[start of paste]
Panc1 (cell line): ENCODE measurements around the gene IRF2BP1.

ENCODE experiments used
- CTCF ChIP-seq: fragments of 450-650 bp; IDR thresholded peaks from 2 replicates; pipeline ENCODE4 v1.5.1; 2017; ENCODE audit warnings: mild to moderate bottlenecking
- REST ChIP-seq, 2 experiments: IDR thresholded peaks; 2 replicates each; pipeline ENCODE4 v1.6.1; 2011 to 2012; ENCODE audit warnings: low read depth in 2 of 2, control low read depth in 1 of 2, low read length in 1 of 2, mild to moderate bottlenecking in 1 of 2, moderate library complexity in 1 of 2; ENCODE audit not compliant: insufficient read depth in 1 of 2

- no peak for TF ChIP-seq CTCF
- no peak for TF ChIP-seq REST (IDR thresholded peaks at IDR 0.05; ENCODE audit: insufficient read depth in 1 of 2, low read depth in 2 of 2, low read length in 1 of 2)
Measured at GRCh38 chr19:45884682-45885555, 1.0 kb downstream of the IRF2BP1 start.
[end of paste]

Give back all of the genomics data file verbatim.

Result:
Panc1 (cell line): ENCODE measurements around the gene IRF2BP1.

ENCODE experiments used
- CTCF ChIP-seq: fragments of 450-650 bp; IDR thresholded peaks from 2 replicates; pipeline ENCODE4 v1.5.1; 2017; ENCODE audit warnings: mild to moderate bottlenecking
- REST ChIP-seq, 2 experiments: IDR thresholded peaks; 2 replicates each; pipeline ENCODE4 v1.6.1; 2011 to 2012; ENCODE audit warnings: low read depth in 2 of 2, control low read depth in 1 of 2, low read length in 1 of 2, mild to moderate bottlenecking in 1 of 2, moderate library complexity in 1 of 2; ENCODE audit not compliant: insufficient read depth in 1 of 2

- no peak for TF ChIP-seq CTCF
- no peak for TF ChIP-seq REST (IDR thresholded peaks at IDR 0.05; ENCODE audit: insufficient read depth in 1 of 2, low read depth in 2 of 2, low read length in 1 of 2)
Measured at GRCh38 chr19:45884682-45885555, 1.0 kb downstream of the IRF2BP1 start.